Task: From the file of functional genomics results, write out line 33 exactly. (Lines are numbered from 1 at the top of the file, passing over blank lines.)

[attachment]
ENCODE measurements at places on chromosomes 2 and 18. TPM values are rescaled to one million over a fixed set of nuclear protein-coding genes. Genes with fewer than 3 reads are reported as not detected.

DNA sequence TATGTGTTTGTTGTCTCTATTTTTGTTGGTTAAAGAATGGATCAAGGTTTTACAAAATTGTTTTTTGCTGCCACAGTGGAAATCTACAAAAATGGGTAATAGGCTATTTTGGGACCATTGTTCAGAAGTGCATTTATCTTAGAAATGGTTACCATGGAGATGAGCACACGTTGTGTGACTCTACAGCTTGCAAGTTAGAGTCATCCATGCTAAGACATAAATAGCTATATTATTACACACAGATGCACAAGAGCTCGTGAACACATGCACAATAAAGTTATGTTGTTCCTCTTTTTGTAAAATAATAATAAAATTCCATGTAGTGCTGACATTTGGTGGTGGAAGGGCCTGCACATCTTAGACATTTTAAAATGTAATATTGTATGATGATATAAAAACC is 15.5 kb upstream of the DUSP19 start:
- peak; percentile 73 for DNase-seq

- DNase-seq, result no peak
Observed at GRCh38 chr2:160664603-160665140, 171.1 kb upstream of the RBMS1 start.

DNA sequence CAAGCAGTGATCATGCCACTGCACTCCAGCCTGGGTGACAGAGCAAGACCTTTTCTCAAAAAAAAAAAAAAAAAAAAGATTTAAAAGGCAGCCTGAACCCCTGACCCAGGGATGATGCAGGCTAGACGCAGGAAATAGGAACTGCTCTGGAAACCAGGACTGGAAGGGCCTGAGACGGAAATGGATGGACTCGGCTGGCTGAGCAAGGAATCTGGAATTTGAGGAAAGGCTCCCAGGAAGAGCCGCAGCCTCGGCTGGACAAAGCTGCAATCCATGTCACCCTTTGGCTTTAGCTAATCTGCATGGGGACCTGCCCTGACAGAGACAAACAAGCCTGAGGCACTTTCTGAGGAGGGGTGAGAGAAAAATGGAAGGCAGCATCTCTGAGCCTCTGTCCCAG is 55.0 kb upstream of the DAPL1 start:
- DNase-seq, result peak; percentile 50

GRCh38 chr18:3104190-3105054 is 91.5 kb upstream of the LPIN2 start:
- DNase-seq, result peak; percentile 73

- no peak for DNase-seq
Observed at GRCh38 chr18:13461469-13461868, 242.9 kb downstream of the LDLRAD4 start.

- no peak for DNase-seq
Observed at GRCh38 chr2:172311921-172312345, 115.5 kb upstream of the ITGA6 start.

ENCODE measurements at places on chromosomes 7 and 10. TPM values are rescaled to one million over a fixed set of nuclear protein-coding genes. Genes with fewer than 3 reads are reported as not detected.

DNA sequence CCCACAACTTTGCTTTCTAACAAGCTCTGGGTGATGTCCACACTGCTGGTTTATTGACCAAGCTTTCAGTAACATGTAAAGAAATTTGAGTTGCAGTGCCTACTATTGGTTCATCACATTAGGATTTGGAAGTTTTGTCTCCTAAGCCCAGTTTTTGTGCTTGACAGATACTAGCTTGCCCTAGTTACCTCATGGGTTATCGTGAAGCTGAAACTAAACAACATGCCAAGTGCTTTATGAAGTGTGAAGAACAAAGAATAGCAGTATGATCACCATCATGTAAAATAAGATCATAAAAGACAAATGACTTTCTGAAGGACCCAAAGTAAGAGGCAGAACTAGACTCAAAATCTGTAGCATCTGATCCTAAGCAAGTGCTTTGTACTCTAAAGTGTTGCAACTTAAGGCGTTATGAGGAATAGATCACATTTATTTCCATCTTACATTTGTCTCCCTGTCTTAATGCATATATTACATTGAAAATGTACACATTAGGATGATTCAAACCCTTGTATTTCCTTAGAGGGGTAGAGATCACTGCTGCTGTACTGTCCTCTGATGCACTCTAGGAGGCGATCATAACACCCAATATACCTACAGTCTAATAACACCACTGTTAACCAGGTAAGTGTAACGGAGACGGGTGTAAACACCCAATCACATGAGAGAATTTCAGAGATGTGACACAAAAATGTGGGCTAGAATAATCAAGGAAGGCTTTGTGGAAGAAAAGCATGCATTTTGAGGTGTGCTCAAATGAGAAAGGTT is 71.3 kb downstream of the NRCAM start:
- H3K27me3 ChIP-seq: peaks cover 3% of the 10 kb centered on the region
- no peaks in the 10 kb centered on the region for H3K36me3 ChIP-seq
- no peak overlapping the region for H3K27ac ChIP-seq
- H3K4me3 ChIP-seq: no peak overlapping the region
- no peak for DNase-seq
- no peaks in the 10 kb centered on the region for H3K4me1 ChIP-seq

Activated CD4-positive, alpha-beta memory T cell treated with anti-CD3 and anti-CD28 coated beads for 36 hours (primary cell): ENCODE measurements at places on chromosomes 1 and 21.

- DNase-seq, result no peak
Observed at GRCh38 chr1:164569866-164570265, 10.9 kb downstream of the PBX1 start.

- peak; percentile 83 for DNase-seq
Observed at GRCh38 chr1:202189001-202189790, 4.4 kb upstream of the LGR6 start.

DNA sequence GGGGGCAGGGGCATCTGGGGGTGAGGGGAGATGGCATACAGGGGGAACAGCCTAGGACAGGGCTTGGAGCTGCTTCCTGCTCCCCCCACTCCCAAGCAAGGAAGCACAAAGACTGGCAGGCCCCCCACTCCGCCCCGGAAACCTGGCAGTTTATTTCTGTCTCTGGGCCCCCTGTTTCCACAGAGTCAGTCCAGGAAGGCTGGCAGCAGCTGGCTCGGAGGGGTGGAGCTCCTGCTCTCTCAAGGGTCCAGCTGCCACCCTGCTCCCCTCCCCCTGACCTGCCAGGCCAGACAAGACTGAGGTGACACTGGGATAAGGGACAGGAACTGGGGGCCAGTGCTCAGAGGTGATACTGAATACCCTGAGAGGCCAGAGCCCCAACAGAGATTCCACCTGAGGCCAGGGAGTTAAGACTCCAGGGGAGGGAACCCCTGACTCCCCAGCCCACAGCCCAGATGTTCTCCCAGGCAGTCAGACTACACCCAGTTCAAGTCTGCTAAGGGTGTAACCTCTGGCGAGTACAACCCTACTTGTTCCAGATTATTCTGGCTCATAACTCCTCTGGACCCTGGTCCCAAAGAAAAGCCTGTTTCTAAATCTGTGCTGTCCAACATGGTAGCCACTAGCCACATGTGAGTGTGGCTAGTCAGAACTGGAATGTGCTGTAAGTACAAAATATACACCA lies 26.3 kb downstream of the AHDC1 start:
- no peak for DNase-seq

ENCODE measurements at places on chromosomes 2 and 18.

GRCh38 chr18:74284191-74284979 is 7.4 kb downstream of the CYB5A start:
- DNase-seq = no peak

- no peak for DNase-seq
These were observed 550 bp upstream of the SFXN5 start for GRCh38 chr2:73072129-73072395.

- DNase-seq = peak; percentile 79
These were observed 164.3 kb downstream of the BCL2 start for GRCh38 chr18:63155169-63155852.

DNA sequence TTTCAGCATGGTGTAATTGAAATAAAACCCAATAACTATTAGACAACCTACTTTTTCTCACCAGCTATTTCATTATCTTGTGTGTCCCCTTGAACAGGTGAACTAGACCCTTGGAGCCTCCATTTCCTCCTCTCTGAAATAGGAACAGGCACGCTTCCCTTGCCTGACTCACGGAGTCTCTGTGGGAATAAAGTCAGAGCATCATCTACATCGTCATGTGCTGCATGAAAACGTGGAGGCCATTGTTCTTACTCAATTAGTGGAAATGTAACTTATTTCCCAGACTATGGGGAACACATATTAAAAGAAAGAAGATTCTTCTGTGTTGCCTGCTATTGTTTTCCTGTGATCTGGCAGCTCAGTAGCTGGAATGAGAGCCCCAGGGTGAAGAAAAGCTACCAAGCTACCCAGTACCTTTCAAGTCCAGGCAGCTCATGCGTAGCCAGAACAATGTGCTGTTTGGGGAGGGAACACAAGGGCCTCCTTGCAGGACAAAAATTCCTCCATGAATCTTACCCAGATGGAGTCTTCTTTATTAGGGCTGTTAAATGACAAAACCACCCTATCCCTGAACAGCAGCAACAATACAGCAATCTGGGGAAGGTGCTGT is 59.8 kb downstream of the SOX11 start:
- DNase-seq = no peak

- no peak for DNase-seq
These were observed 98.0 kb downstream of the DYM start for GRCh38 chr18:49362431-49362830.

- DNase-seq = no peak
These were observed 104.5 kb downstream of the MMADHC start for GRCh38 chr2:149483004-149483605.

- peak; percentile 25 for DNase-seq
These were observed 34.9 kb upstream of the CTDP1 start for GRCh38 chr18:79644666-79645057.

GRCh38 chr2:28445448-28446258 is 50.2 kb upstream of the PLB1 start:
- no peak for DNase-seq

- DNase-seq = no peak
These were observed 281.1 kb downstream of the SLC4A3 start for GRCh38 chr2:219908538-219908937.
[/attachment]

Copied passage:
These were observed 550 bp upstream of the SFXN5 start for GRCh38 chr2:73072129-73072395.